Wednesday, March 29, 2017
Georgia state Rep. Earl Ehrhart, R-Powder Springs, resurrected his controversial “campus rape bill” in the Georgia House of Representatives on Tuesday night which then passed it again 102 to 56 after it had stalled in a Senate Committee that wanted more time to study it. He used a parliamentary procedure to replace the provisions of another bill pending before the House, Senate Bill 71 designed to protect health savings accounts from bankruptcy, with the provisions of his House Bill 51. The bill has now been sent back to the Senate for possible consideration Thursday.
“The Senate needs to oppose this bill because it was created to protect perpetrators, not to help survivors,” said Venkayla Haynes, a student activist who testified against House Bill 51. “Mandatory reporting is not something that will improve the way sexual assault is handled on college campuses, it will actually make things worse. It’s time that we listen to survivors and allies for once and not tell them to ‘trigger somewhere else.’”
While Ehrhart’s bill sounds like a measure that would both crack-down on campus rapes, by requiring campus officials to report them to the police, and protect accused students, by affording them with “due process” in campus disciplinary proceedings the devil truly is in the details.
Sexual assault survivors and their advocates have been telling legislators since the bill was introduced in January that mandatory reporting will actually have a chilling effect causing fewer survivors to come forward. The “due process” provided to accused students is undefined leaving it unclear if this means the protections already guaranteed under the 14th Amendment to the United States Constitution, or is intended to mean something else putting schools in the difficult position of having to design proceedings where there are unclear expectations as well as possible conflicts with longstanding federal laws, not only Title IX but also the Jeanne Clery Act, designed to help guide colleges and universities properly respond to campus sexual assault.
There have been several versions of the “campus rape bill” considered by the Georgia General Assembly, but all of them have contained the same fundamental flaws of mandatory reporting and unclear expectations for student disciplinary proceedings. The version passed by the House this week is the same one without protections for survivors that they already passed earlier this month, but even if protections for them included by Senators find their way into a finished product the bill remains fatally flawed.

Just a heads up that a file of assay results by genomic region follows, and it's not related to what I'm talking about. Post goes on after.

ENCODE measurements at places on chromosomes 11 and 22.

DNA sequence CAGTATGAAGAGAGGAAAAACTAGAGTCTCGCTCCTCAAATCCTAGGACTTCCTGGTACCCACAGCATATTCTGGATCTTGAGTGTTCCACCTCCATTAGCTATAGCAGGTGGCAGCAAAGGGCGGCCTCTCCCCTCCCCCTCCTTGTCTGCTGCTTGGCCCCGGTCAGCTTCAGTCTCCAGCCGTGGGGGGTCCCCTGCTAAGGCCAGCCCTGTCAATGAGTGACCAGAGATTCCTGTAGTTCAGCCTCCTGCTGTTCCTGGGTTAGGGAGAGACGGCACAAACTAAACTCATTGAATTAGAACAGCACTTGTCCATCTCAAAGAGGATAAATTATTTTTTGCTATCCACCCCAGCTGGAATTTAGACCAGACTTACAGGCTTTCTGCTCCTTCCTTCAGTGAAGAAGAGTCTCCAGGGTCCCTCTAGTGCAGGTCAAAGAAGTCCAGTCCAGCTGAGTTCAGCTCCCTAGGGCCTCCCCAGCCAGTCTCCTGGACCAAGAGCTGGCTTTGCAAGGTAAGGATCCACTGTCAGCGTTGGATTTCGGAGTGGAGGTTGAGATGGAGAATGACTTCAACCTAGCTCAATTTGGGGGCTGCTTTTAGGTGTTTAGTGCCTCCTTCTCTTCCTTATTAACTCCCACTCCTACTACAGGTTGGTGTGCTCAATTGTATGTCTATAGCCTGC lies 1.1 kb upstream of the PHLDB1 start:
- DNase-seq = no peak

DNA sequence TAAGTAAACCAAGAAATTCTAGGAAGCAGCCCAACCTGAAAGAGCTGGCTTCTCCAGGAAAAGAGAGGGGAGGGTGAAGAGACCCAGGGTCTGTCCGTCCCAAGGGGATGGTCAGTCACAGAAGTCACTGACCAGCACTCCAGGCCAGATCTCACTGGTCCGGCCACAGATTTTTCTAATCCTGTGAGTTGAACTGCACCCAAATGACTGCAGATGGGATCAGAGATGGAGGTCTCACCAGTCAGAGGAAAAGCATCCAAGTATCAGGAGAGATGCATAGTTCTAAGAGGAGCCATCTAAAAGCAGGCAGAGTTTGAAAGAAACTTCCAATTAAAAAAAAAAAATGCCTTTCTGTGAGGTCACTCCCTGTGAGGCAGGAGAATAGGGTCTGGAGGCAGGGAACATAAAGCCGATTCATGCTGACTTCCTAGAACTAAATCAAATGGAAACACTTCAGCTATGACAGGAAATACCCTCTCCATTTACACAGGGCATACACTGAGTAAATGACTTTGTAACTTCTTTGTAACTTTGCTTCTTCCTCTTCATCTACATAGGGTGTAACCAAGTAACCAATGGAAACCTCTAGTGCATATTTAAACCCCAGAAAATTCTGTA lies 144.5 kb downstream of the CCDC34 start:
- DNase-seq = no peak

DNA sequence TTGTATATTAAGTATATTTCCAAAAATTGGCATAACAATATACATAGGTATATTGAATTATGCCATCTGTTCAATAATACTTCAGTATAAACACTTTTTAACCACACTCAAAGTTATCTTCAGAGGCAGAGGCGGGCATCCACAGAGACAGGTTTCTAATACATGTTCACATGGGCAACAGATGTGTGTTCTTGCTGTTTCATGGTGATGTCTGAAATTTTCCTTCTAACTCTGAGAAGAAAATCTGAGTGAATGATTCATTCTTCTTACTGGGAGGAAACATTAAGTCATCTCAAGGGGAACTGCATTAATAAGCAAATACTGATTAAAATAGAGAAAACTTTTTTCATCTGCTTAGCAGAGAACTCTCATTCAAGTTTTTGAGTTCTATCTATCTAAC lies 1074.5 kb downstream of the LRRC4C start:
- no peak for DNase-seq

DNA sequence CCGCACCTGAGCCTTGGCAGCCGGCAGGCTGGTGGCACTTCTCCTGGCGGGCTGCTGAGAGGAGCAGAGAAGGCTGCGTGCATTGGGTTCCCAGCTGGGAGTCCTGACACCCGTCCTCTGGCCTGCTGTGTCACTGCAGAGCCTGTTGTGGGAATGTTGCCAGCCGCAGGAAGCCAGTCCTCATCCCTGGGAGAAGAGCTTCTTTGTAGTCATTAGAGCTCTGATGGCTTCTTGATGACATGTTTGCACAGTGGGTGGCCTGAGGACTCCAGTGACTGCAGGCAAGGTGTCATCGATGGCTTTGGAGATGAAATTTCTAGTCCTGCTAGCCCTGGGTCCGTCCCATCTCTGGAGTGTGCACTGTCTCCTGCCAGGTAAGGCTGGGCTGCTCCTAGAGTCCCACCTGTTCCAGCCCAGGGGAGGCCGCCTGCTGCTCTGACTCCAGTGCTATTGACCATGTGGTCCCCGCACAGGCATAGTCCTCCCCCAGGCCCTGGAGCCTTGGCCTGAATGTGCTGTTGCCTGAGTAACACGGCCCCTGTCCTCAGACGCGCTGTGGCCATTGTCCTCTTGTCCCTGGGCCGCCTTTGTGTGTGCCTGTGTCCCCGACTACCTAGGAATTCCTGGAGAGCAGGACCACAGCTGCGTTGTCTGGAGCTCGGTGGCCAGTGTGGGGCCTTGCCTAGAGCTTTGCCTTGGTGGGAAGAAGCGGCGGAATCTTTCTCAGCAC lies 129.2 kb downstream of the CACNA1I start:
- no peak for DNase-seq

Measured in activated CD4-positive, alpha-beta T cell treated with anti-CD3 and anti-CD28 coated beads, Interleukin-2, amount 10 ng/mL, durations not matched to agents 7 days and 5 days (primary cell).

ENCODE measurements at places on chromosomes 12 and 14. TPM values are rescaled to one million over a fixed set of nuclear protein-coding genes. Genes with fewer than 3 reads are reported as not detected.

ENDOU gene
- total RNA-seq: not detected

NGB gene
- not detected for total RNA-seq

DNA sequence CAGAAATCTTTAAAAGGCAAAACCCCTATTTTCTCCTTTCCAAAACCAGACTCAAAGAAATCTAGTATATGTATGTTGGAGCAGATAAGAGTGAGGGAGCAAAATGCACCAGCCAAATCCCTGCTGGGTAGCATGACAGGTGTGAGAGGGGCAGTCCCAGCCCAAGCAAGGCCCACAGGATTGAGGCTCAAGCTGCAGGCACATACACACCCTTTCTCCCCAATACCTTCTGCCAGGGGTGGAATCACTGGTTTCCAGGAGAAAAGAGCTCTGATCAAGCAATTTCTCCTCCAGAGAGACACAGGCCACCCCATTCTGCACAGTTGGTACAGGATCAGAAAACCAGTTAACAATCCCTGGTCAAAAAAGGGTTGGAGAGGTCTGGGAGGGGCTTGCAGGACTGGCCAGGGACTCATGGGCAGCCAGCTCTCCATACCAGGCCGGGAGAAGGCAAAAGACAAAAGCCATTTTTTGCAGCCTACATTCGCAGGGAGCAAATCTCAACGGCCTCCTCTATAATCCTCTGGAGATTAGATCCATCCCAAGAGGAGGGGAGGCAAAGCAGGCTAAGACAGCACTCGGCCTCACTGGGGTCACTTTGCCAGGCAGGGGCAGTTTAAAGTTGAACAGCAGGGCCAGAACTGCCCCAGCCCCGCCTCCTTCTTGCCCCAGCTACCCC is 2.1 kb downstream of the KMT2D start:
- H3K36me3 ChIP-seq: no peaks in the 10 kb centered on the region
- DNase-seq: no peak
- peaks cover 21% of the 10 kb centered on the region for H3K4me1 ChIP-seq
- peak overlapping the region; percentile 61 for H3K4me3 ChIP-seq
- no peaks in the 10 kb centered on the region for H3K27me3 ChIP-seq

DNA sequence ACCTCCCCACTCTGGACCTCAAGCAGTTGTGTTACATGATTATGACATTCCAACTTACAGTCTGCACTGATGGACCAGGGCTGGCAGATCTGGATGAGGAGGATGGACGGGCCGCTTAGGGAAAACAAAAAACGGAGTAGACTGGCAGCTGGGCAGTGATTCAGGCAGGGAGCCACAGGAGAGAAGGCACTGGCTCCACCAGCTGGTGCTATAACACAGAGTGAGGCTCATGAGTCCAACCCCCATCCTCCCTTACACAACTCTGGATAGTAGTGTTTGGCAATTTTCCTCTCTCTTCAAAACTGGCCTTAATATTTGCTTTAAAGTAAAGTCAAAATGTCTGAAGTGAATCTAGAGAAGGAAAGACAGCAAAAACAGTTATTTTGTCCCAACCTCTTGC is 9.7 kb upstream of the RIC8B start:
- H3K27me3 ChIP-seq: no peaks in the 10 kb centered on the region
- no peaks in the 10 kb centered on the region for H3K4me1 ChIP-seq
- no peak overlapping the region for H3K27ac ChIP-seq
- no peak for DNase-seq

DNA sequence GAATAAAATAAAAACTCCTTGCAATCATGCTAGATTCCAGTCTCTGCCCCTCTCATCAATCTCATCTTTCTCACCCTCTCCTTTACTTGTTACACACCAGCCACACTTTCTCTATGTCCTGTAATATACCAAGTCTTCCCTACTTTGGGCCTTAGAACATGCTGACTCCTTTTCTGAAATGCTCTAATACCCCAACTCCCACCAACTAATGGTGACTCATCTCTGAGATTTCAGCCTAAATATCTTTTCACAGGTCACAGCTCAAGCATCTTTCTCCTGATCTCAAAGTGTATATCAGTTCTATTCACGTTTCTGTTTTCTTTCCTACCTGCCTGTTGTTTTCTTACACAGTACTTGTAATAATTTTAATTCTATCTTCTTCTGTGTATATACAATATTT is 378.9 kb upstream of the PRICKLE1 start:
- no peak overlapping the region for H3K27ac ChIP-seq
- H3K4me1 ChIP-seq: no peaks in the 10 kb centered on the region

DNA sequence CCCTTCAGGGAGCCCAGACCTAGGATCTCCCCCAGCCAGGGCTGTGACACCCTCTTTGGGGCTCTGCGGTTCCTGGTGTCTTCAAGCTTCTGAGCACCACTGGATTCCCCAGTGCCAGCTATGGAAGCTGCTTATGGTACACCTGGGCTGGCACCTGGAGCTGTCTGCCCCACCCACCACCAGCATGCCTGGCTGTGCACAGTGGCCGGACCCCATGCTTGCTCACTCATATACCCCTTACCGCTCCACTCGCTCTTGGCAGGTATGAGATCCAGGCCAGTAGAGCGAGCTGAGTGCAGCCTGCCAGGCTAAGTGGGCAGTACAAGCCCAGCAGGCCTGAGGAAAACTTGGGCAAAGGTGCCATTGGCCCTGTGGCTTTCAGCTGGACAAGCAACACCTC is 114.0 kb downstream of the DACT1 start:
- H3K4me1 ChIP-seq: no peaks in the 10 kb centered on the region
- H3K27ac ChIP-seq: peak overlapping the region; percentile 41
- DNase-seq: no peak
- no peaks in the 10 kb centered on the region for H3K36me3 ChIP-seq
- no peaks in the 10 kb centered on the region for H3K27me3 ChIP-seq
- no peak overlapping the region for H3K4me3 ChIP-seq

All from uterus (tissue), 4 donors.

“We will not compromise on any bill that was drafted to violate our autonomy, suppress our control, and silence our voices,” said law student Grace Starling, a survivor and one of the organizers of Students Against House Bill 51. “There is no reason that this bill needs to be put on the Senate floor this session. But if it is, I certainly hope that the Georgia state Senate will protect the rights of survivors, and protect its own in affirming the unanimous decision of the Senate Judiciary Committee to table this bill.”
Georgia is not alone in facing this challenge, and a key resource on these questions of national law is expected to be available by next year that could help provide much needed insight into how to balance all of these interests. The American Bar Association Task Force on College Due Process Rights and Victim Protections has been tasked with crafting recommended “guidelines and best practices to ensure due process for both the victim and the accused in college campus sexual misconduct cases.”
Given the high stakes – for survivors, the accused, and the colleges and universities charged with balancing their rights – the only sensible course forward at this time is to hold off on taking action until a bill can be crafted that protects all students on Georgia’s campuses, and considered next year. Acting rashly now could easily cause more harm than good.
— This feed and its contents are the property of The Huffington Post, and use is subject to our terms. It may be used for personal consumption, but may not be distributed on a website.
Source: Huffingtonpost feed